Many insurance companies deny coverage if a home has aluminum wiring. Homes built prior to 1972 that are wired with aluminum are 55 times more likely to have wire connections at outlets that increase the risk of fire, according to a survey conducted by Franklin Research Institute. Aluminum wiring becomes a hazard when the connection at outlets, light switches and to other wires in junction boxes deteriorates. An insurance company may insure the home if the homeowner completes certain repairs.
Use of Aluminum Wiring
When the cost of copper increased in the late 1960s, many builders began wiring homes with aluminum as a cheaper alternative. Electrical contractors continued to use aluminum wire with terminals and receptacles originally designed for use with copper wire – a combination that increases the risk of fire – throughout the 1970s until the mid 1980s. Although aluminum previously had been approved for interior wiring purposes, some homeowners later changed electrical outlets and switches in the home to those manufactured specifically for use with copper and aluminum wiring. This reduces the risk; however, there are insurers that still deny coverage for homes wired with aluminum.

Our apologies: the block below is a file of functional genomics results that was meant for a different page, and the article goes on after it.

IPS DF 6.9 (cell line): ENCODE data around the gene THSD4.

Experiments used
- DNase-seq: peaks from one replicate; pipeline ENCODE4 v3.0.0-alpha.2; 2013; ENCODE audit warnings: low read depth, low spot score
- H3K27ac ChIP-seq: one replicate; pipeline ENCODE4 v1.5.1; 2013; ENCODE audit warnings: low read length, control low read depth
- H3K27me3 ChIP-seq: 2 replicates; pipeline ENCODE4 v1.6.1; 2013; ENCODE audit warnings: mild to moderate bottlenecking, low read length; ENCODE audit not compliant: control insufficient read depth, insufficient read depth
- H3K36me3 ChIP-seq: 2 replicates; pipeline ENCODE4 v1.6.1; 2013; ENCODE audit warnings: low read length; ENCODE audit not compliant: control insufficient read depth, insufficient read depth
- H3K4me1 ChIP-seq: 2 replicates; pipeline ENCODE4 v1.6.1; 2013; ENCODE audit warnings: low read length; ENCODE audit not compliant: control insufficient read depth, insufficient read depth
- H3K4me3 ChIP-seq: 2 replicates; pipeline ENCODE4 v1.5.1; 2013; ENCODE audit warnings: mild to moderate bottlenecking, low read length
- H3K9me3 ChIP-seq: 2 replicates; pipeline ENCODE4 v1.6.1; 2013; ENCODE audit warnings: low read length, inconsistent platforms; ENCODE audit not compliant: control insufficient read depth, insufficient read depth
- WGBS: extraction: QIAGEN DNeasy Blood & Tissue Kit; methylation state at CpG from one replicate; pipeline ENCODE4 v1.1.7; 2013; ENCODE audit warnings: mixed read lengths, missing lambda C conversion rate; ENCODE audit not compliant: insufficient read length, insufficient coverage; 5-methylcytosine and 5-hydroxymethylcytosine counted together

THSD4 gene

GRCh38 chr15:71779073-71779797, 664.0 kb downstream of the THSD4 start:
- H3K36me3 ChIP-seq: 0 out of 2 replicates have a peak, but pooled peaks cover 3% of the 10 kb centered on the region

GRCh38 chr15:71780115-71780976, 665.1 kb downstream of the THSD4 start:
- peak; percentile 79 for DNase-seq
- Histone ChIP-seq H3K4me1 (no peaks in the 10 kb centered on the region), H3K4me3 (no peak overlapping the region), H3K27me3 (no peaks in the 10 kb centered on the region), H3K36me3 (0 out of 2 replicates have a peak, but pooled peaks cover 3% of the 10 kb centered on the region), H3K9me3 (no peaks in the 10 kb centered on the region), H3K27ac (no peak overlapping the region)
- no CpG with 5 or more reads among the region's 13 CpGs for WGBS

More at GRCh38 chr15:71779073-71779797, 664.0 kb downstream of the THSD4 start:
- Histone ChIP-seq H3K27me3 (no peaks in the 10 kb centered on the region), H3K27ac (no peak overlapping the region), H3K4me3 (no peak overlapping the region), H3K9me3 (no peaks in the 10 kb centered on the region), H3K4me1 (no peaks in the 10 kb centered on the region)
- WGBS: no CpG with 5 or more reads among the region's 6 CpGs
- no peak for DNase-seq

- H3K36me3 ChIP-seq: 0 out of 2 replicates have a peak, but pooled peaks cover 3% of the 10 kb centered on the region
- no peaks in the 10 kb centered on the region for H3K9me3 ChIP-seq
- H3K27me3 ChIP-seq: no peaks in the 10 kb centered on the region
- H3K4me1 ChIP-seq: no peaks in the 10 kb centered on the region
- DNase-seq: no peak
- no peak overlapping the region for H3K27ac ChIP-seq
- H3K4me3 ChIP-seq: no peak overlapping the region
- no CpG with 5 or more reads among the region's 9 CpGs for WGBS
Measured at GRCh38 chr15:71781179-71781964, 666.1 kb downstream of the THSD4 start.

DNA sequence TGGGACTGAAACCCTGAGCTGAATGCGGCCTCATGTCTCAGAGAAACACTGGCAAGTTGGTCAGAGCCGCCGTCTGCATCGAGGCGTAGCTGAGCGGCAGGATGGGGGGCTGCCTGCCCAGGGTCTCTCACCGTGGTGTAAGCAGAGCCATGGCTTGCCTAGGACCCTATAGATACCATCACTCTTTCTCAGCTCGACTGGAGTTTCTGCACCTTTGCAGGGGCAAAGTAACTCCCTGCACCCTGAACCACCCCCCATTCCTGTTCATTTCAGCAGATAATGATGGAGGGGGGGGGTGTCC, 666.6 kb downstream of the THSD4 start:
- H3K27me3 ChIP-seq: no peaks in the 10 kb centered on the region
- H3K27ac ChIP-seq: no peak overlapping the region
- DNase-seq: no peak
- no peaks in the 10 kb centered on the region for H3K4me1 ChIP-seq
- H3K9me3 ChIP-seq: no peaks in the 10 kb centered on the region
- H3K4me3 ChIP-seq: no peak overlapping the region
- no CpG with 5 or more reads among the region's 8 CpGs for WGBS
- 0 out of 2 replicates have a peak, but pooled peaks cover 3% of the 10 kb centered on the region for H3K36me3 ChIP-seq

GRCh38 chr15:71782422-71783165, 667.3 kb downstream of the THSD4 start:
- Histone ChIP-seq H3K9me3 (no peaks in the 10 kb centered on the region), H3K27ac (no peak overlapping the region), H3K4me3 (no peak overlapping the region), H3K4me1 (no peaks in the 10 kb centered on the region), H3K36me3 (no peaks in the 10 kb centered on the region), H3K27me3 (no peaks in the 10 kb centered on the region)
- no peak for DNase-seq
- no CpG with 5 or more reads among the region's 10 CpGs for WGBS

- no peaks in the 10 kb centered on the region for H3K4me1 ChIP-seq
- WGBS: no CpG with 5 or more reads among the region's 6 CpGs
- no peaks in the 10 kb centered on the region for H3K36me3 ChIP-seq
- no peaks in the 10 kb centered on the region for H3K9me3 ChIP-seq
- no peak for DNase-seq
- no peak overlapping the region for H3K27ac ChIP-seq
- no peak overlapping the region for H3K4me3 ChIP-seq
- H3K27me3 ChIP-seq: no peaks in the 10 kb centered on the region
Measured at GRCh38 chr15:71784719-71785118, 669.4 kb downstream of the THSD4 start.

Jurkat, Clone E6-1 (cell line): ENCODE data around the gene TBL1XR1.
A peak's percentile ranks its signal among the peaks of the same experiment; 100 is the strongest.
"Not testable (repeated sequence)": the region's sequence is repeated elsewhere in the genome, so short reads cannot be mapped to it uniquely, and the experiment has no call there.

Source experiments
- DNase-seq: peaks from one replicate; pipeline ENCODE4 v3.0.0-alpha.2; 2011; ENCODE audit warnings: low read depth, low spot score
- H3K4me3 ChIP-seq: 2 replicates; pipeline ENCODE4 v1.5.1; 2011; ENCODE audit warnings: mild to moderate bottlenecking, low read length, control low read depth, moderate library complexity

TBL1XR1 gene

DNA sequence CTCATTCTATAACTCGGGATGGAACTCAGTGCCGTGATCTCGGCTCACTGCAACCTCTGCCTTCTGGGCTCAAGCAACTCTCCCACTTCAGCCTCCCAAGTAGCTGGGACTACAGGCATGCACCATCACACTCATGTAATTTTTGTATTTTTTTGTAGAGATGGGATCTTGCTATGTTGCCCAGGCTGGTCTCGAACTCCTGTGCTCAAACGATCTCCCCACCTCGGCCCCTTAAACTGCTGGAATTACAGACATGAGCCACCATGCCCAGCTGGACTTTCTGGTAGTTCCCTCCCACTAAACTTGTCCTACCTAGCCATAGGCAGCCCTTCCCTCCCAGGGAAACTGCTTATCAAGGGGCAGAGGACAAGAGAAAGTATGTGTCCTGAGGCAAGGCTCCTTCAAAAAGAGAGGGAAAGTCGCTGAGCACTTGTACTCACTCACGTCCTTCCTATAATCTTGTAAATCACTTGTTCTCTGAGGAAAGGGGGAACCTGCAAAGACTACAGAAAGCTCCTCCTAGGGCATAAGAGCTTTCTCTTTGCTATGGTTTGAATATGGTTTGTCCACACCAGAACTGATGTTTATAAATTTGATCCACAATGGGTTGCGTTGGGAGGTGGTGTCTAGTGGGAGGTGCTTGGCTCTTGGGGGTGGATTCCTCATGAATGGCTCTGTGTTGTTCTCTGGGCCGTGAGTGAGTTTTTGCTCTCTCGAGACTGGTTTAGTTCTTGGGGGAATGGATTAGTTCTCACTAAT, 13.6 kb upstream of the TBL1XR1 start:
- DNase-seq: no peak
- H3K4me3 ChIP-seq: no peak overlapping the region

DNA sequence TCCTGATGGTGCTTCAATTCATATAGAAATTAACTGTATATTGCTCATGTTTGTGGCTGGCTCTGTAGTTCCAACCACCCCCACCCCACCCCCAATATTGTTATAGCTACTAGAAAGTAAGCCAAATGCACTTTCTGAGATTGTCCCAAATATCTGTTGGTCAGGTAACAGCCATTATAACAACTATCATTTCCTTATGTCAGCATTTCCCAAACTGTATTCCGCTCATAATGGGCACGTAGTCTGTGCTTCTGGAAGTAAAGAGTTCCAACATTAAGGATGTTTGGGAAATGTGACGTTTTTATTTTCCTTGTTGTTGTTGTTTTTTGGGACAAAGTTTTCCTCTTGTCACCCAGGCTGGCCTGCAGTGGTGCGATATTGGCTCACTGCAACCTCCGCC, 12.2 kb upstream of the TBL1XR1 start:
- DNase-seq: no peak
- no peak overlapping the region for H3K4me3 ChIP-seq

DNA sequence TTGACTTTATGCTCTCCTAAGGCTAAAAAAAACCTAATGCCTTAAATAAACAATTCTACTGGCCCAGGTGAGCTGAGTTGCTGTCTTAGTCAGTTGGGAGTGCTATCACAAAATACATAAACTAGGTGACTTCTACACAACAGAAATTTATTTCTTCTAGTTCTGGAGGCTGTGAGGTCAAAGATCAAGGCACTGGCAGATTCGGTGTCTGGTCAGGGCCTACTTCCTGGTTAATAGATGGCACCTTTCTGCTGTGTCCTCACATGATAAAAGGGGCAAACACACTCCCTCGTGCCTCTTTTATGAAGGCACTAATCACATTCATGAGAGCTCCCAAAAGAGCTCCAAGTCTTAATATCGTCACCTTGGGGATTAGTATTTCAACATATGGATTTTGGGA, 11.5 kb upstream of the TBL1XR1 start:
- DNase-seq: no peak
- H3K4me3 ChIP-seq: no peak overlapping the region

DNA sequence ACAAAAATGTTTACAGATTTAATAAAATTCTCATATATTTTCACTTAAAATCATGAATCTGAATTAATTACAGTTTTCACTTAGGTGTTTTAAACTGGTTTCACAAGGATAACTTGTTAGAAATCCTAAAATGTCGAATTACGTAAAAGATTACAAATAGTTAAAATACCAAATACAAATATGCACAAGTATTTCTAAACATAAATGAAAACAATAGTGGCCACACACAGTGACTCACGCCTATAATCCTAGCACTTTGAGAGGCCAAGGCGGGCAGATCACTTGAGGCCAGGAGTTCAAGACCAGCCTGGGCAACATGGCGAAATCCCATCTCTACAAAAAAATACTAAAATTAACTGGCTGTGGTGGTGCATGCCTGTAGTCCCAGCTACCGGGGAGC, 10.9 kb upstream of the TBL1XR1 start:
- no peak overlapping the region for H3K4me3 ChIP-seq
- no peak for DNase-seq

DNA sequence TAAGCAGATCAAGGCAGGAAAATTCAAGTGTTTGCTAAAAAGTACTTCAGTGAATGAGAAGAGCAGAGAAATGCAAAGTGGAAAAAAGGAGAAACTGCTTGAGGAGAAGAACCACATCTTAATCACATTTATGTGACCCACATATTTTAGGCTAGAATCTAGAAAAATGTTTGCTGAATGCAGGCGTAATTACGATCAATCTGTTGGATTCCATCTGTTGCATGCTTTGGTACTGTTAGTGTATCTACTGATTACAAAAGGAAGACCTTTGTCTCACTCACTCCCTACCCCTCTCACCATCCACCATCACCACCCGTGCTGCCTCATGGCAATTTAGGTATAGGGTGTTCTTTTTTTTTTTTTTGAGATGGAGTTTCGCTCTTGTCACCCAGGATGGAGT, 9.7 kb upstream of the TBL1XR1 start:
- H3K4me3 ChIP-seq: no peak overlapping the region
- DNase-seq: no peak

The metal on the screw terminals of switches and receptacles not meant for use with aluminum wire causes oxidation. Corrosion increases resistance to electrical current. Too much current can then cause wire to overheat at connection points, increasing the risk of fire. As the aluminum wire heats, expands and contracts, the terminals on the receptacles and switches can also become loose, creating another safety hazard.
Detecting a Problem
Insurance companies have become stricter in recent years when it comes to insuring a home with aluminum wiring. Now that both the wiring and the receptacles and switches are getting older, insurers see the home as an increased fire hazard risk. Although there isn’t always obvious warning that an electrical problem exists, in some cases, the faceplate cover on an outlet or light switch may be hot to the touch. You may notice flickering lights, failing circuits or a burning smell near an outlet or switch. Hire a licensed electrician to inspect your home’s wiring. Do not try to fix an electrical problem yourself.
If an insurance company refuses to qualify your home for coverage because it is wired with aluminum, you may be able to obtain coverage by completely rewiring the home with copper wiring. Less-costly repair methods that an insurer may accept include repairing all aluminum-to-copper connections. The Consumer Product Safety Commission recommends using the COPALUM crimp method. The AlumniConn connector is the next-best method for making a permanent repair. An insurance provider may also require that homes with aluminum branch circuit wire connections to the service panel be inspected before insuring the home.
- Brand X Pictures/Brand X Pictures/Getty Images